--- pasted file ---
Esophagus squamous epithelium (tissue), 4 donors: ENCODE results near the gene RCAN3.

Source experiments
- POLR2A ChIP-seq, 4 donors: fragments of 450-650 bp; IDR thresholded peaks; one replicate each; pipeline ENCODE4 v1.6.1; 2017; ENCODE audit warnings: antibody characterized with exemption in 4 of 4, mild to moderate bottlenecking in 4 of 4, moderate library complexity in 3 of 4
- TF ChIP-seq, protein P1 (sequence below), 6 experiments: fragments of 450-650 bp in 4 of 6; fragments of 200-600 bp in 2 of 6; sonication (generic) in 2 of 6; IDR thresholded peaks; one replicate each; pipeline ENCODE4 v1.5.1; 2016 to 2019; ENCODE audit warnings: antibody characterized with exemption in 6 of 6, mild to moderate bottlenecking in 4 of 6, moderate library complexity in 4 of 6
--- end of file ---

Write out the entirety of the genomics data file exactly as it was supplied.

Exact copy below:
Esophagus squamous epithelium (tissue), 4 donors: ENCODE results near the gene RCAN3.

Source experiments
- POLR2A ChIP-seq, 4 donors: fragments of 450-650 bp; IDR thresholded peaks; one replicate each; pipeline ENCODE4 v1.6.1; 2017; ENCODE audit warnings: antibody characterized with exemption in 4 of 4, mild to moderate bottlenecking in 4 of 4, moderate library complexity in 3 of 4
- TF ChIP-seq, protein P1 (sequence below), 6 experiments: fragments of 450-650 bp in 4 of 6; fragments of 200-600 bp in 2 of 6; sonication (generic) in 2 of 6; IDR thresholded peaks; one replicate each; pipeline ENCODE4 v1.5.1; 2016 to 2019; ENCODE audit warnings: antibody characterized with exemption in 6 of 6, mild to moderate bottlenecking in 4 of 6, moderate library complexity in 4 of 6